Welcome to 2020SocialJustice

If you care about social inequity, you are in the right place.

This site has posts about asylum seekers, race and racism, gender and sexuality, bullying and abuse of power, mental health and disability, lifestage issues and suicide, poverty, power and privilege, as well as general ideas about social justice.

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Note: Aboriginal and Torres Strait Islanders are advised that this site may include images and other references to people who have passed away. It may also contain links to sites that may use images of Aboriginal and Torres Strait Islander people now deceased.

 

Most recent ...

Getting angry (or not) about abuse, injustice, illness

July 22nd, 2017   

I get angry about abuse and injustice, but (so far at least) not so much about my own illness. Friends are surprised by my apparent complacence. I’ve been surprised by their surprise, intrigued by my own inconsistencies, and curious about triggers for other people’s anger.

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Who am ‘I’? What is ‘me’? In sickness, health, and (near)death?

June 23rd, 2017   

‘I’ have hope and passion and belief in social justice. The embodied ‘me’ too often feels defeated, especially when my body is behaving badly. This separation of ‘I’ and ‘me’ is not an everyday occurrence, and I wonder about other people’s experiences.

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No excuses for “crimes of the father”

May 19th, 2017   

There are no excuses for child abuse, and Tom Keneally makes none in his novel about pedophilia in the Catholic Church. Keneally’s insights into the perpetrator mindset are disturbing and he also illustrates why it was never going to work for the Church to investigate itself. His narrative seems a plauible fit with reality, although views on this may differ depending on personal experience.

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Wealth Inequality – from Daniel Blake to Robo Debt

April 28th, 2017   

I recently watched “I, Daniel Blake” and “The Founder” in a single viewing, Immersed in the story of wealth inequality unfolding between their extremes. These films, closer to fact than politicians care to admit, reflect the lived reality of punitive welfare systems on the one hand, and unfettered plutocracy on the other. They have close parallels in current Australian society.

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Social justice student award fails university obstacle course

April 9th, 2017   

It seemed like a good idea at the time. A perpetual student award, for an essay related to social justice. The academic aspects were straightforward to organise, but the administrative aspects were not. Lack of overall coordination across these two arms of the university created a barrier to sustainability. The endowment has now been transferred into one-off Study Support Scholarships.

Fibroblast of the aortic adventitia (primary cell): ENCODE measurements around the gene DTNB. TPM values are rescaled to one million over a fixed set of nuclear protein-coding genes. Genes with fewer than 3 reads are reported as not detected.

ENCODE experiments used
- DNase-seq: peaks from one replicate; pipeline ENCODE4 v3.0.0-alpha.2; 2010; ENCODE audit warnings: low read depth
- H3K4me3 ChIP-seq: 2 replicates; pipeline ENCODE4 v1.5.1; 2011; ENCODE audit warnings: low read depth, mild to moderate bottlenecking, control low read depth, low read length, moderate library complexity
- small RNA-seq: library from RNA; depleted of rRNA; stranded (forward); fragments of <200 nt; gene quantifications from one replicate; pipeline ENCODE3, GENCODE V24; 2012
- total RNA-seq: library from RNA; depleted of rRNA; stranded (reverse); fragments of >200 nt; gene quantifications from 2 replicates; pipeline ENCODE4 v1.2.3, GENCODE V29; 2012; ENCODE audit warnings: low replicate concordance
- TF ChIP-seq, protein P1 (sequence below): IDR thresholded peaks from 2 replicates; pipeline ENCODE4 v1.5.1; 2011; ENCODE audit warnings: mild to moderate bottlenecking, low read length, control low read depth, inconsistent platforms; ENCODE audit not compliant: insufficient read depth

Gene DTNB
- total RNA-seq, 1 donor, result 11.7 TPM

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What role for ridicule in resistance movements?

March 17th, 2017   

Ridicule works, the meme claims. But to achieve what, I wonder, raising seven questions about the effects (and effectiveness) of ridicule when the aim is non-violent resistance against abusive forms of power.

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As my friend lies dying…it’s not black and white

January 12th, 2017   

“I support euthanasia,” I would have said, without hesitation, until recently. That was before my friend, Eva, begged me to help her to die. What a huge thing it would be, I now realise, to decide the timing of another person’s death – even if it was legal, which in Australia it currently is not. Eva is now in palliative care, alive but with no life. Palliation is no panacea either, I have learned, and nothing about dying is black and white.

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Slow clap for part-time work

October 14th, 2016   

“I am not going to demonise part-time employment. I’m going to support it and applaud it,” (Minister for Employment). This applause was greeted with a slow clap – by underemployed workers and those who empathise with their position. Here I collate some responses, which I also sent to Canberra for the minister’s comment.

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No harder than when she came out as vegetarian!

September 23rd, 2016   

“How was it for you when your daughter came out as lesbian?” my friend asked. I was a little taken aback by the question (my daughter having been out for years) but did my best to recall some memories. Really, I summed up in the end, it was less of an adjustment for me than when she became vegetarian.

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Eating like a refugee – for a week

August 26th, 2016   

“Eat the same rations as a Syrian refugee”, the advertisement invited.
“I did,” writes Nicole Soorkia, guest blogger for 2020socialjustice, “for a week. It was hard, but not nearly as hard as it would be if it was every week. I’m humbled and grateful for this glimpse into part of a refugee’s life, and here are my notes from each day.”

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